Mario preparing to hand off legacy?

Will this be Mario Lemieux's last season. We may not know until next September.

Updated: October 7, 2003, 4:54 PM ET
By Scott Burnside | Special to ESPN.com

When Mario Lemieux walks past his guest bedroom, knowing that the next savior of the Pittsburgh Penguins may be dozing inside, he must pause and remember his own naps in that strange house in Pittsburgh 19 years ago with the unfamiliar language and the future so huge and near at hand and marvel at the symmetry of it all.

Mario Lemieux
Mario Lemieux decides whether or not to continue playing on a year-by-year basis.
The circle unbroken.

Or maybe he just thinks, "Gee, I hope Marc-Andre Fleury doesn't have any plans tonight so we can leave the kids with him and get some dinner."

"I've been in the same situation when I was 18 as a young French-Canadian coming to Pittsburgh. It's tough to adjust at first," Lemieux told reporters on the eve of the Penguins' 37th season and shortly before Fleury left Pittsburgh to discuss his contract situation with his agents. "Him living with us and speaking French and having a chance to see people during the day, we thought that would help him out."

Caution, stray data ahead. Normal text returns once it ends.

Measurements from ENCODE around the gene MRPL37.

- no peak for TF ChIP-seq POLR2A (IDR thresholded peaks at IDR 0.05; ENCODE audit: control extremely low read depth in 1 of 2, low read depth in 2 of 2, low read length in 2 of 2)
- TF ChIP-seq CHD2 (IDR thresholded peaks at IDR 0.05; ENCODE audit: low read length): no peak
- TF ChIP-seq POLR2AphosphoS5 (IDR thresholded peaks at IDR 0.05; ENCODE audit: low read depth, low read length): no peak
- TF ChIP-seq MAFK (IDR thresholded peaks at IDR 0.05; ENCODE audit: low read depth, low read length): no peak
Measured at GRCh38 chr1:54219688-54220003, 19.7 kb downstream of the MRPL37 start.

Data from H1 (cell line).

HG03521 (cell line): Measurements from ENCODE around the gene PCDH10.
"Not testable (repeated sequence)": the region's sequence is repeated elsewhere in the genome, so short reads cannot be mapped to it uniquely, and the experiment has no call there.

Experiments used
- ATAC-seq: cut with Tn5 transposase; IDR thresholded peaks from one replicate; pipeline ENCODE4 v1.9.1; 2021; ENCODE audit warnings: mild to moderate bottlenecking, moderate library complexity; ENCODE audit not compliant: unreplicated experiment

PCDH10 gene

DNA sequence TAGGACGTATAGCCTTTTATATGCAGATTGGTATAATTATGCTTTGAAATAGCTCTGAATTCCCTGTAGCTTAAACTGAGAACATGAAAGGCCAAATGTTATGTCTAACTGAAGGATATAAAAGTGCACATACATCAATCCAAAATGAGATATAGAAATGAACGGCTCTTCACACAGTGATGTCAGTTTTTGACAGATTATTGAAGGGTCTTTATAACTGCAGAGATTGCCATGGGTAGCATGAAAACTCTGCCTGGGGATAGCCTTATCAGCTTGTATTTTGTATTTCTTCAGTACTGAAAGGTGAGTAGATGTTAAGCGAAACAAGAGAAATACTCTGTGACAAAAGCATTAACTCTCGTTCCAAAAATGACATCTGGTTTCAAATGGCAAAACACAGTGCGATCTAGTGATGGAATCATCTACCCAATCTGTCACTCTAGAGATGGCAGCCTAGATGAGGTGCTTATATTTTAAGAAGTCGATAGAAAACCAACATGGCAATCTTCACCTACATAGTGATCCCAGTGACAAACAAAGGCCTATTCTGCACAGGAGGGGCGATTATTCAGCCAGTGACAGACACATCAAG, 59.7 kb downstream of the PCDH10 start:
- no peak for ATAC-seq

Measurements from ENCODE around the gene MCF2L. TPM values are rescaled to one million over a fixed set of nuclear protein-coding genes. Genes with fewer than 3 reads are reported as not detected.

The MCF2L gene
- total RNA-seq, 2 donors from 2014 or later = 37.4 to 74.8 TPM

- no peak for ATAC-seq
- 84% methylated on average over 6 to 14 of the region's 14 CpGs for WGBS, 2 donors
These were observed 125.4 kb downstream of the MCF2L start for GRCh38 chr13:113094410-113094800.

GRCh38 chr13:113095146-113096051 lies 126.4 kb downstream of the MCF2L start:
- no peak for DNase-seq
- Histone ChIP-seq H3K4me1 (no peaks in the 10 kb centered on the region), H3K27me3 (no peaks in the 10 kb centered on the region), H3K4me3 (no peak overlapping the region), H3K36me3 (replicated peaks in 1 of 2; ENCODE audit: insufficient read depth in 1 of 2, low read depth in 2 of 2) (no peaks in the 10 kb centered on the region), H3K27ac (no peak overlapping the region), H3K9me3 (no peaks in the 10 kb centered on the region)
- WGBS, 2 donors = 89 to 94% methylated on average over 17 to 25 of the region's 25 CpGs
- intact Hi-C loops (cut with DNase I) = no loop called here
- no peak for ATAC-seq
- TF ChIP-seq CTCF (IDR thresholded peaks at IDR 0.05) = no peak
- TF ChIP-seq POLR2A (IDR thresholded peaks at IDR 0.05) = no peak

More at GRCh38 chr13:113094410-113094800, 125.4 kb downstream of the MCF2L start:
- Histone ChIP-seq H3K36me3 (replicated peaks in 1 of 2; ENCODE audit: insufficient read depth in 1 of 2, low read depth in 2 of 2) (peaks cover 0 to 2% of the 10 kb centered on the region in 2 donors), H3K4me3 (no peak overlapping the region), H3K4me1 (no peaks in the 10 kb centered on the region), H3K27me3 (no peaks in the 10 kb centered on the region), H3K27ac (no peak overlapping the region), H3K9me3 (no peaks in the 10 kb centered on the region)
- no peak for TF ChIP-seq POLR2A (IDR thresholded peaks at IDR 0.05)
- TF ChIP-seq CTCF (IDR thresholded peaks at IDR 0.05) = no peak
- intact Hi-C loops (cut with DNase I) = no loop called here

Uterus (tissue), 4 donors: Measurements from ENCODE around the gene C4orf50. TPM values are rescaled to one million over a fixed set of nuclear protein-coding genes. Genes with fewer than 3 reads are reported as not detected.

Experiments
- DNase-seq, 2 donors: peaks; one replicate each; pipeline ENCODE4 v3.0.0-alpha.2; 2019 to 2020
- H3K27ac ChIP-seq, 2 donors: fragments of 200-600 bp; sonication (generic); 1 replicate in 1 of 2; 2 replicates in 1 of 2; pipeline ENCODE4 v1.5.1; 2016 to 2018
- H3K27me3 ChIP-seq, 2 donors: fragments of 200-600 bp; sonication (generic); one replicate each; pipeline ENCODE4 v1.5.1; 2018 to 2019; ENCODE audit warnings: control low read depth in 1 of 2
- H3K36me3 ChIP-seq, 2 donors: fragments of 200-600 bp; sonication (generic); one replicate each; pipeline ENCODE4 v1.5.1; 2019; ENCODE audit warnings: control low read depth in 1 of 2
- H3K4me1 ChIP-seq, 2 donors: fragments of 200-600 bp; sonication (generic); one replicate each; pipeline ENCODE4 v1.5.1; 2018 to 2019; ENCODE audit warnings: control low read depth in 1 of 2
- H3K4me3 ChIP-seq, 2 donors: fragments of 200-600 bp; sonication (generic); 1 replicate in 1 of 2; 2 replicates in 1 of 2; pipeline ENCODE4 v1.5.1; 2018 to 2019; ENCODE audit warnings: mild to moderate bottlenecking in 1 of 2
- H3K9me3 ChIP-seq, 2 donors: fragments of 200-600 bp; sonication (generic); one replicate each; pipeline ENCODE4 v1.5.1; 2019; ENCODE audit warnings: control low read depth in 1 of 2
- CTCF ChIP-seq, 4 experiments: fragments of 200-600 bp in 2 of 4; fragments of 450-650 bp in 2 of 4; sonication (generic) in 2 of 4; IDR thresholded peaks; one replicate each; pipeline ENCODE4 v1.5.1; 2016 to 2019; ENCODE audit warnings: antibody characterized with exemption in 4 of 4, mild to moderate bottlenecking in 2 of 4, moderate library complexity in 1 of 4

Fleury, of course, is the first-overall pick of June's draft and according to Lemieux one of the finest young goaltenders he's ever seen.

"He's one of the best that I've seen for a long time in a young goalie. He's a hard worker. He's very quick from side to side and getting up and down," Lemieux said, sounding for all the world like an owner, which of course he is. "He deserves a chance to play in the NHL this season."

Asked whether the young goaltender would then have to pay rent, the owner answered quickly.

"Absolutely," Lemieux said. "He's got to look after the kids. That's what he did last night."

There is a polished ease about the man who has almost 1,700 points in less than 900 NHL games. He is neither overstated nor evasive but merely comfortable in sharing what he feels is important to share.